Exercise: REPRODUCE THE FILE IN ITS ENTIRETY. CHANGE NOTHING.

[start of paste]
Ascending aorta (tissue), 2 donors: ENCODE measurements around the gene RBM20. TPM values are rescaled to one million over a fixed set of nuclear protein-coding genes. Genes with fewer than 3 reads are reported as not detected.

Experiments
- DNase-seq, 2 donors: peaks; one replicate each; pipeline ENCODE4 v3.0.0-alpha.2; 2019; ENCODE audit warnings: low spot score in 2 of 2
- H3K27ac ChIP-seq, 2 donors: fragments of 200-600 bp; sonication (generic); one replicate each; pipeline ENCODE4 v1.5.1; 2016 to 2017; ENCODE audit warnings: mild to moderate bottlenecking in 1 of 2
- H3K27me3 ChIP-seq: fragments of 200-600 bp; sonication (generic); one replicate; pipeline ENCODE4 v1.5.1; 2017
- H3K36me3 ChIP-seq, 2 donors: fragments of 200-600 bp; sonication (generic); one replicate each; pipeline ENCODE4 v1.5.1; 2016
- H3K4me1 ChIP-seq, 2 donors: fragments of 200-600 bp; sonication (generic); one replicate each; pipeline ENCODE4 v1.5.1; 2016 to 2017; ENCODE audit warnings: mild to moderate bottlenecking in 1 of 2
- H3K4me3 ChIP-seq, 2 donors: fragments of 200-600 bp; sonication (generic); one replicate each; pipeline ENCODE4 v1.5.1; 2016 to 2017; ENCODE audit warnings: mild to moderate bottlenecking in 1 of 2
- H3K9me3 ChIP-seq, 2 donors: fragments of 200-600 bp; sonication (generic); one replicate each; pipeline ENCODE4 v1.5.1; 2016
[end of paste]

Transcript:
Ascending aorta (tissue), 2 donors: ENCODE measurements around the gene RBM20. TPM values are rescaled to one million over a fixed set of nuclear protein-coding genes. Genes with fewer than 3 reads are reported as not detected.

Experiments
- DNase-seq, 2 donors: peaks; one replicate each; pipeline ENCODE4 v3.0.0-alpha.2; 2019; ENCODE audit warnings: low spot score in 2 of 2
- H3K27ac ChIP-seq, 2 donors: fragments of 200-600 bp; sonication (generic); one replicate each; pipeline ENCODE4 v1.5.1; 2016 to 2017; ENCODE audit warnings: mild to moderate bottlenecking in 1 of 2
- H3K27me3 ChIP-seq: fragments of 200-600 bp; sonication (generic); one replicate; pipeline ENCODE4 v1.5.1; 2017
- H3K36me3 ChIP-seq, 2 donors: fragments of 200-600 bp; sonication (generic); one replicate each; pipeline ENCODE4 v1.5.1; 2016
- H3K4me1 ChIP-seq, 2 donors: fragments of 200-600 bp; sonication (generic); one replicate each; pipeline ENCODE4 v1.5.1; 2016 to 2017; ENCODE audit warnings: mild to moderate bottlenecking in 1 of 2
- H3K4me3 ChIP-seq, 2 donors: fragments of 200-600 bp; sonication (generic); one replicate each; pipeline ENCODE4 v1.5.1; 2016 to 2017; ENCODE audit warnings: mild to moderate bottlenecking in 1 of 2
- H3K9me3 ChIP-seq, 2 donors: fragments of 200-600 bp; sonication (generic); one replicate each; pipeline ENCODE4 v1.5.1; 2016